Dichroic Calibration - Worth It?
I've been making more prints lately trying to get better contrast -- i.e. the darkest blacks possible without bringing down the highlights. I'm not interested in dodging and burning at this point. The literature suggests that a grade 2 or 3 filter will cover most printing needs, but my results with these always seem to be flat. As such, I find myself using the grade 5 filter more often than not. I thought grade 5 was for slightly more advanced techniques -- like spilt-grade printing -- and not really to be used by itself. Even so, I'm not completely satisfied with my grade 5 prints.
So I've done some more reading and came across some threads and this link about calibrating your enlarger's color head for variable contrast printing:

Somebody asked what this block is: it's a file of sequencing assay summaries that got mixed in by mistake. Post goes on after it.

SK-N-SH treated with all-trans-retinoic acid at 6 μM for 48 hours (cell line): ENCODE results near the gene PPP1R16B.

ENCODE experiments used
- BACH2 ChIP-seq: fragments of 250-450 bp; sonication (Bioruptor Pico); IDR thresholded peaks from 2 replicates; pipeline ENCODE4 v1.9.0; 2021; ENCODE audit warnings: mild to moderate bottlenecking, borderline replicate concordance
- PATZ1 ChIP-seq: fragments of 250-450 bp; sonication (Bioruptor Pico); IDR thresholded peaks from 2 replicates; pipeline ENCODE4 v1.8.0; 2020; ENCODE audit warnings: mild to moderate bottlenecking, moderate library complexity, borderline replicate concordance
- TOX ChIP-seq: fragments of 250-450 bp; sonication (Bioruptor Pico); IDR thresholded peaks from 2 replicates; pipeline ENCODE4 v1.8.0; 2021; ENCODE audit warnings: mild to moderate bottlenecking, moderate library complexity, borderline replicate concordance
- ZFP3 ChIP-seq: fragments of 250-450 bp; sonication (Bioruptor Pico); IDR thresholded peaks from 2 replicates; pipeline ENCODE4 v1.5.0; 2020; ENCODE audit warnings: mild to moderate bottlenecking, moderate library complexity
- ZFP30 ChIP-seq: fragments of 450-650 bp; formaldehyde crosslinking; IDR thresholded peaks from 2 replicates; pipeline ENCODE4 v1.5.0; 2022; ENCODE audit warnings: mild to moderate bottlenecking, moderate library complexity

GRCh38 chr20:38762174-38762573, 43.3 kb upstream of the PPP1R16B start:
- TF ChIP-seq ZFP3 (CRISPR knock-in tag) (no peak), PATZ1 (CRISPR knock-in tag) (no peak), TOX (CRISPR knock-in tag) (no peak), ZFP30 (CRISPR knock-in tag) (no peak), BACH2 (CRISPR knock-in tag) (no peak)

It sounds promising -- I expose for the highlights, and then make adjustments to increase the contrast (blacks) while holding the highlights constant (casually speaking). I have an Omega C760 with dichroic head, but I don't have a light meter or step wedge transparency to run the tests. Before I go down this path and buy "more stuff," I'm wondering if anyone can speak to this process. Does it live up to its promise? Is it worth the effort? I understand the concept and I like the idea, but I want to hear that it holds up in practice and isn't just another academic exercise.
(I'm using the Ilford multigrade filters with Ilford MGIV RC paper. I'm using the white light setting of my dichroic enlarger and holding the filters under the lens. My paper developer is Ilford PQ 1:9, 60 seconds.)